Recovery of Payette River floater's body ends tragic ordeal
After more than a week of searching, the body of 21-year-old Everette Jackson was recovered about 3 p.m. Sunday afternoon downstream from where he reportedly disappeared in the Payette River over a week before.
Volunteer search teams had been battling high river conditions since June 11 in an attempt to rescue and then recover Jackson from the Payette River downstream from the Washington Avenue Bridge in Emmett.
The Gem County Sheriff’s Office confirmed the recovery in a release Sunday afternoon:
“Jackson, a 21-year-old visitor from Raceland, Louisiana, went missing on Saturday, June 11, 2022, after a witness reported seeing Jackson fall from a tube, go underwater and not resurface near the Gem County Island Sports Complex,” according to the release.
“Our thoughts and prayers are with the family during this very difficult time,” Gem County Sheriff Donnie Wunder said. “We are grateful to all of the emergency responders and volunteers who made this recovery possible.”
On Sunday afternoon, a volunteer located the body approximately two miles downstream in the Payette River from the location where Jackson was last seen. Everette Jackson was identified as the deceased by family.
Sheriff Wunder reported, “the week-long search included first responders and volunteers and was complicated by high water flow and dangerous river conditions.”
Jackson had been tubing with friends on the river, when he was unable to exit the fast-moving current when his four companions did. At the time the Payette was flowing at about 10,200 cu feet per second with a river depth of 8.12 feet.
Jackson’s disappearance under water was reported about 4:40 p.m. on June 11 and Gem County Sheriff’s Office responded with a jet boat, jet skis, and drones taking up a search shortly thereafter. Continuing search efforts on Sunday, June 12, were additionally hampered by heavy rainfall and a rising stream flow.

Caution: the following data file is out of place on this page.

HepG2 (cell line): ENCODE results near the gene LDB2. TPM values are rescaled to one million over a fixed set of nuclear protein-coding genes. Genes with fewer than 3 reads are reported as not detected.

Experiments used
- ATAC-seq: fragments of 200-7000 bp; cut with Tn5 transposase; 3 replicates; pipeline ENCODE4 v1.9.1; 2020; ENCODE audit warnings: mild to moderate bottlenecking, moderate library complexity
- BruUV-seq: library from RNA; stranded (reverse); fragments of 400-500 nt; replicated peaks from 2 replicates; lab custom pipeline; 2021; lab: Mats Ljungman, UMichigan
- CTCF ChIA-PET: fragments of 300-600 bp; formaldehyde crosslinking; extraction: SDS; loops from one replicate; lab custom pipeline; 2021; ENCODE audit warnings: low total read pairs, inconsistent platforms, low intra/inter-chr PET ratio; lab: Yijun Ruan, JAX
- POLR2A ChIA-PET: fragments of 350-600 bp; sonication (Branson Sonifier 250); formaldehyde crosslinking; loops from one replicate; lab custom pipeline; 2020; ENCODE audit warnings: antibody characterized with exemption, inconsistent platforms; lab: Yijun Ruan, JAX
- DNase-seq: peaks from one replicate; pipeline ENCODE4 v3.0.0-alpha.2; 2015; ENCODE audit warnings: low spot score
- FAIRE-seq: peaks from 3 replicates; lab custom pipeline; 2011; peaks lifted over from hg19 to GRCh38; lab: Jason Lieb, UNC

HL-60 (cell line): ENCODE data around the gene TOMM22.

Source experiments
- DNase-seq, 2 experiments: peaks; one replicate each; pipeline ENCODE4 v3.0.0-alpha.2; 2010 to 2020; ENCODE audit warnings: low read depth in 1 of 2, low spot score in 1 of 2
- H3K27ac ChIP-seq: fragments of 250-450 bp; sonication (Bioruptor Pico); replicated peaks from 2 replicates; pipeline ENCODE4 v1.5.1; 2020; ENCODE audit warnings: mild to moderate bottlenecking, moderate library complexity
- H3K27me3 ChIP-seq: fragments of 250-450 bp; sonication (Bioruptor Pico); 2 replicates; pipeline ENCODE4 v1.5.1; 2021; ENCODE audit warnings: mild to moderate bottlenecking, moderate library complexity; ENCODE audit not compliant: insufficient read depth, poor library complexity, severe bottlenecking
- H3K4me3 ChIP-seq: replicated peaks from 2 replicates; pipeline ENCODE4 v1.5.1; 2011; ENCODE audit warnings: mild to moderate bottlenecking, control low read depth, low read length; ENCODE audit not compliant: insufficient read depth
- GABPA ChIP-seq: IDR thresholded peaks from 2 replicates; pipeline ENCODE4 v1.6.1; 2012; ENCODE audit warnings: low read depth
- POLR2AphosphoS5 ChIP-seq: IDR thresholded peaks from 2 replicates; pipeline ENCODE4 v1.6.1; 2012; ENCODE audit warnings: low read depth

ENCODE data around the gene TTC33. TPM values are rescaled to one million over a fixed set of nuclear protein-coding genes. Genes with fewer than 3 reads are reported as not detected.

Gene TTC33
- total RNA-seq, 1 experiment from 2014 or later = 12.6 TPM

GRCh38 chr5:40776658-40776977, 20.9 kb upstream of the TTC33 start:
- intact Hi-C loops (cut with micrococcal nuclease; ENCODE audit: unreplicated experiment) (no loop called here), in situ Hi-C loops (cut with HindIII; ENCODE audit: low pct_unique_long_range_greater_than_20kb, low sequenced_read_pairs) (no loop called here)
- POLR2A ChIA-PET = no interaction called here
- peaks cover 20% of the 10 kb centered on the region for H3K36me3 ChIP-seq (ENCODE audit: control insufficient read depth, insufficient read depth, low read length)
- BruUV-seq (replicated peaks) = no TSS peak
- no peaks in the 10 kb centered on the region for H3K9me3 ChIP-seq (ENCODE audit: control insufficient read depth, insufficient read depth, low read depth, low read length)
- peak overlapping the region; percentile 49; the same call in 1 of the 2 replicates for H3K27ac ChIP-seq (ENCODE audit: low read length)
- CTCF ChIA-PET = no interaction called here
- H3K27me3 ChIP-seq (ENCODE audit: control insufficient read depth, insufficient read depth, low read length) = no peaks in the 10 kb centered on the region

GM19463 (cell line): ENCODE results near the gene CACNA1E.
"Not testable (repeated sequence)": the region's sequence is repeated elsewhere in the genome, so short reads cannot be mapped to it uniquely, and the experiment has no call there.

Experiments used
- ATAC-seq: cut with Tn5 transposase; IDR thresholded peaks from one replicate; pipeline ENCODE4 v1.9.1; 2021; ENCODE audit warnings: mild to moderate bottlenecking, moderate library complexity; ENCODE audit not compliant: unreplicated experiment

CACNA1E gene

The river peaked on Monday at about 13,300 cfs but debris and unseasonal high flows continued to hamper the search all week. A year ago the flow on the Payette during the same time period was 1,570 cfs which is considered the optimum safe level for tubers.
The murkiness of the rain fed water along with its velocity became a concern for the safety of the volunteers that joined the search. Gem County Sheriff’s Office and local volunteers were joined Monday by Jackson family members and volunteers they contacted with the United Cajun Navy. Helicopters were added to the search efforts as weather permitted.
Search efforts from the river banks were limited due to heavy vegetation growth and high water levels. The north side of the river is heavily infested with poison oak requiring some searchers to seek medical attention.
For Sheriff Wunder it was a matter of using all volunteers as much as possible yet making sure they remained safe.
“We already had a tragic situation, I was not about to allow that to be compounded with volunteers getting into a situation they were not prepared for,” Wunder told the Messenger Index at mid week. “We had to divert a jet boat that was searching to rescue a volunteer on a jet ski that went down.”
By Saturday the water flows had receded to about 6,500 cfs and the search effort expanded to more shoreline monitoring.
More than 100 volunteers and search teams from Idaho Mountain Search and Rescue, Idaho Fish Game and Washington County joined local volunteers and members of a Gulf Search and Rescue team that came from Louisiana to join the search.
Multiple local entities helped supply materials, water and food for searchers during the week and a fund to assist Jackson family members with expenses was set up at Wells Fargo bank. A support effort in both prayers and resources was also initiated in Lafourche Parish where Jackson graduated from Central Lefourche High School in 2019. He was a student at Louisiana State University-Eunice where he also played basketball.
Wunder cautioned everyone thinking of venturing out on the river this summer that the conditions are not safe yet. “It needs to be down a lot lower and we need some time for the river to clean itself out from some of the storm debris.”